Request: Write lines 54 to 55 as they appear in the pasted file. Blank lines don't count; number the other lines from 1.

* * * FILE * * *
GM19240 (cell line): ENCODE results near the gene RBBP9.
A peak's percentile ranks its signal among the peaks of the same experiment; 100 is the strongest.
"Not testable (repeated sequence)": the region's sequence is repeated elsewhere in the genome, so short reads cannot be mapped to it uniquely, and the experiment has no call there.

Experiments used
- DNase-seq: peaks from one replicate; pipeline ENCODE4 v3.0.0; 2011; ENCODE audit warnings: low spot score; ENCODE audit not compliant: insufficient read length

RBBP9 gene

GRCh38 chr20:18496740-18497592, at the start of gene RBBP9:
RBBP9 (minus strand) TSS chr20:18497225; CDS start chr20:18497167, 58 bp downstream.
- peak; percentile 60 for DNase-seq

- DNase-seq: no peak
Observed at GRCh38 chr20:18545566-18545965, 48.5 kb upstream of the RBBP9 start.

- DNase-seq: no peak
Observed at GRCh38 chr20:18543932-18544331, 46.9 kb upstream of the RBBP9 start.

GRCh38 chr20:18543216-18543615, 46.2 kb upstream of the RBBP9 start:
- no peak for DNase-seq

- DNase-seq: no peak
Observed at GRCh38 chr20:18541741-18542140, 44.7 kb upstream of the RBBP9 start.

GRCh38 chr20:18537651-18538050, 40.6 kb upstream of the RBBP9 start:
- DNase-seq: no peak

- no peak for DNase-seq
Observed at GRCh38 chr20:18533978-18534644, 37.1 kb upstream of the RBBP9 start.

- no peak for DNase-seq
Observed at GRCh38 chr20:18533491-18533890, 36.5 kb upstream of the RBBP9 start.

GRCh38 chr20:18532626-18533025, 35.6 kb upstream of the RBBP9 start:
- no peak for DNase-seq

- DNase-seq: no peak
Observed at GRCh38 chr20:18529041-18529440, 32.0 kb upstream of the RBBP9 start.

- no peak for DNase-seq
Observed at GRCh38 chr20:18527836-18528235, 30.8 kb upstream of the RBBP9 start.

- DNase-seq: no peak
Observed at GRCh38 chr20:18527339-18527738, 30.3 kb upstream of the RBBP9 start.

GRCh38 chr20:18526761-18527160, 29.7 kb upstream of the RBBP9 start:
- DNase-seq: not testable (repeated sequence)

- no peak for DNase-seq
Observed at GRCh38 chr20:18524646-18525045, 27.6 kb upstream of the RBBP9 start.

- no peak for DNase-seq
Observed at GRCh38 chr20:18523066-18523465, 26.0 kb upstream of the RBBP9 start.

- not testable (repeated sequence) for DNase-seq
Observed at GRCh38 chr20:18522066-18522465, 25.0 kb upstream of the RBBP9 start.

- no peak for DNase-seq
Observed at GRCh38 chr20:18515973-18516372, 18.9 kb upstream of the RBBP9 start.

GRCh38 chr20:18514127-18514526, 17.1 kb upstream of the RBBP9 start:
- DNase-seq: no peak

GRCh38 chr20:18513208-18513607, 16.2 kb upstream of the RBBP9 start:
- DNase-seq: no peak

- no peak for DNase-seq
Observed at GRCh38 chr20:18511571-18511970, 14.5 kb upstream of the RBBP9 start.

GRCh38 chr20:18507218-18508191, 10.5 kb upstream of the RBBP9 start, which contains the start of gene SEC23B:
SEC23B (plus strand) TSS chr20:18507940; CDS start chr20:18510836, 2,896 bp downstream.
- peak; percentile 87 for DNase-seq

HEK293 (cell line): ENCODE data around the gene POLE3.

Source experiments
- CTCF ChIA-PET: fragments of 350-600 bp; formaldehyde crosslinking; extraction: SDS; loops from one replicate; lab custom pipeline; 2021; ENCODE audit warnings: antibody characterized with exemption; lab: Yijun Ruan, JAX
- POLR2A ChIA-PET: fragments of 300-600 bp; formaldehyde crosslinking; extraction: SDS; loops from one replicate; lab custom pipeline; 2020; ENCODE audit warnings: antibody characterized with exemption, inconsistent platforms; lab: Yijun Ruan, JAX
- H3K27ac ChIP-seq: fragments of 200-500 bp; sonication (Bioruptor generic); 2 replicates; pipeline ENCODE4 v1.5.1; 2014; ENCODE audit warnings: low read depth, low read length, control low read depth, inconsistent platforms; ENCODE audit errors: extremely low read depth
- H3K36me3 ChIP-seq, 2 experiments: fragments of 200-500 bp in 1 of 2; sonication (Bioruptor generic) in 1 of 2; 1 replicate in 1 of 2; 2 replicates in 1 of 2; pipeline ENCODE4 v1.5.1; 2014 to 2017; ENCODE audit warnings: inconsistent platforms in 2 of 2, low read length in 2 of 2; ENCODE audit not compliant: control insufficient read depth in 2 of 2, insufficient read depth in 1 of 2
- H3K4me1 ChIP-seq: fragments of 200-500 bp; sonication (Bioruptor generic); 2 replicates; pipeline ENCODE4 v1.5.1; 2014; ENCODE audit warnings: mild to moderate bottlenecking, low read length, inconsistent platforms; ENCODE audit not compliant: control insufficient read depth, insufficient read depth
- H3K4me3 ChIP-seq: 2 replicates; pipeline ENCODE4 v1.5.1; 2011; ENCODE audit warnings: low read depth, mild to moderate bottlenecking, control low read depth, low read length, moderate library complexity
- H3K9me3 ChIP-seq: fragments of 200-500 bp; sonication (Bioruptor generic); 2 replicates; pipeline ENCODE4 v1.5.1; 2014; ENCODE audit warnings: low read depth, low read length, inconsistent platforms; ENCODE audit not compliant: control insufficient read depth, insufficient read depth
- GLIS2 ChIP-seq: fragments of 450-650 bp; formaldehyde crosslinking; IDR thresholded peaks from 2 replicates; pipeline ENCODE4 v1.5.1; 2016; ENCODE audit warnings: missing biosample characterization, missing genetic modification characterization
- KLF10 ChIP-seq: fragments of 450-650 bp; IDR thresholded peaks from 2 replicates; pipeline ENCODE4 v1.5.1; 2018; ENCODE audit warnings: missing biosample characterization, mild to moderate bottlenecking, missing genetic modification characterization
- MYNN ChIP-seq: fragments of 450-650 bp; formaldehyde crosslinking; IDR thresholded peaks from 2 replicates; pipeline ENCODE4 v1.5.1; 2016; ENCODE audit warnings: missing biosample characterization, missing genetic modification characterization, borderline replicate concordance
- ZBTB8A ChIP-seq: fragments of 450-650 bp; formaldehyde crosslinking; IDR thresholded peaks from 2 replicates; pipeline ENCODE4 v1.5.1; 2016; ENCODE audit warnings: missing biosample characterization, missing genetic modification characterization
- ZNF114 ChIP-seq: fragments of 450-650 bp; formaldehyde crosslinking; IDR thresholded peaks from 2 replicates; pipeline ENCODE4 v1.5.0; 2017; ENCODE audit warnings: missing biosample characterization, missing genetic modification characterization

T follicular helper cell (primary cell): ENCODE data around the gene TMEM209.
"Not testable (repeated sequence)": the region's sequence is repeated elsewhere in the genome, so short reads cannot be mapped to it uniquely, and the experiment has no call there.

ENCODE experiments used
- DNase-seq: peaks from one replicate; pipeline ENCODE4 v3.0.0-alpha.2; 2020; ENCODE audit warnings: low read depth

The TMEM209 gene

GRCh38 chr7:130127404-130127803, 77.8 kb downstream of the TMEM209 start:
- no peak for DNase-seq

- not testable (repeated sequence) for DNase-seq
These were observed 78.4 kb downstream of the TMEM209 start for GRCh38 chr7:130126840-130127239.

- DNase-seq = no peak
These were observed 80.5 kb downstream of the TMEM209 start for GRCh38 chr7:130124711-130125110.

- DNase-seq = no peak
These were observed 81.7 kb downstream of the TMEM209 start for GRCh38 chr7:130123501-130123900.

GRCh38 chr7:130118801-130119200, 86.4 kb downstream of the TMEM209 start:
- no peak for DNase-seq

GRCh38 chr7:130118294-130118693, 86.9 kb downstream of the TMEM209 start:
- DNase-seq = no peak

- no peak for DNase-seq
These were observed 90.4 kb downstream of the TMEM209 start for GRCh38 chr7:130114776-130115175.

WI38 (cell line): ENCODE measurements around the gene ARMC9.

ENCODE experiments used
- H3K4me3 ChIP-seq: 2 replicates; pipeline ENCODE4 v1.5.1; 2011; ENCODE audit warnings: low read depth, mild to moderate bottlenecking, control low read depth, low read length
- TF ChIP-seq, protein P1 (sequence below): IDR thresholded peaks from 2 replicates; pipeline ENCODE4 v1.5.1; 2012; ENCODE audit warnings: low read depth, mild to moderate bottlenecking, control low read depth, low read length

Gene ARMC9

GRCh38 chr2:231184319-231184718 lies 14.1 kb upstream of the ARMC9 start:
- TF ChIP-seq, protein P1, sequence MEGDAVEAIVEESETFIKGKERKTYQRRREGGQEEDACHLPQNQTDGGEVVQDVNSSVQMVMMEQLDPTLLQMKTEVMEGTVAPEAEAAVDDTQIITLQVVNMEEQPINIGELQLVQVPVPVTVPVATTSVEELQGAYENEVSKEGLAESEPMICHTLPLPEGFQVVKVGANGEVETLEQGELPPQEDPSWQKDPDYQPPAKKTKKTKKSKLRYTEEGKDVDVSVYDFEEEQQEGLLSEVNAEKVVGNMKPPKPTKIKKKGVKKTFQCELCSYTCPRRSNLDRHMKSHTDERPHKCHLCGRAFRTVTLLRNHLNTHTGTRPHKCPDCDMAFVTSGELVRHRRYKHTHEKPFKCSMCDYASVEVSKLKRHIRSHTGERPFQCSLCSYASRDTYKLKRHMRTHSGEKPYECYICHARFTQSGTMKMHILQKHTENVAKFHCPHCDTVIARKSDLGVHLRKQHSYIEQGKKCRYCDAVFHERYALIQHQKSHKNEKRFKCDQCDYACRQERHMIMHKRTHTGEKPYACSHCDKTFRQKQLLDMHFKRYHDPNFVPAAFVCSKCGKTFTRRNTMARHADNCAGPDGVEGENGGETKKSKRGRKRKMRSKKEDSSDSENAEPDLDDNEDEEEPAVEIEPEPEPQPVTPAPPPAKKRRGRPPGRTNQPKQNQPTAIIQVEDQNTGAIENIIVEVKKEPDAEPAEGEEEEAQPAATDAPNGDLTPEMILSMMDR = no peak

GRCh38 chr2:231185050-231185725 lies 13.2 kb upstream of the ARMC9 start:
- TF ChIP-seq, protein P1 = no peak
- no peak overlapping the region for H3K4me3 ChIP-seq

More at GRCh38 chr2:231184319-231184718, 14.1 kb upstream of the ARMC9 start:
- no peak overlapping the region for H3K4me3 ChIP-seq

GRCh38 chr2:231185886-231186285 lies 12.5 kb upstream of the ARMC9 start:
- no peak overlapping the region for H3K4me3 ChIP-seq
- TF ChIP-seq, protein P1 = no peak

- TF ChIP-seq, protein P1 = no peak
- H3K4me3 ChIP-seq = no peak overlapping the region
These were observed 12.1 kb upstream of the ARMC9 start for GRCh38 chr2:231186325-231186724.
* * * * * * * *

- POLR2A ChIA-PET: fragments of 300-600 bp; formaldehyde crosslinking; extraction: SDS; loops from one replicate; lab custom pipeline; 2020; ENCODE audit warnings: antibody characterized with exemption, inconsistent platforms; lab: Yijun Ruan, JAX
- H3K27ac ChIP-seq: fragments of 200-500 bp; sonication (Bioruptor generic); 2 replicates; pipeline ENCODE4 v1.5.1; 2014; ENCODE audit warnings: low read depth, low read length, control low read depth, inconsistent platforms; ENCODE audit errors: extremely low read depth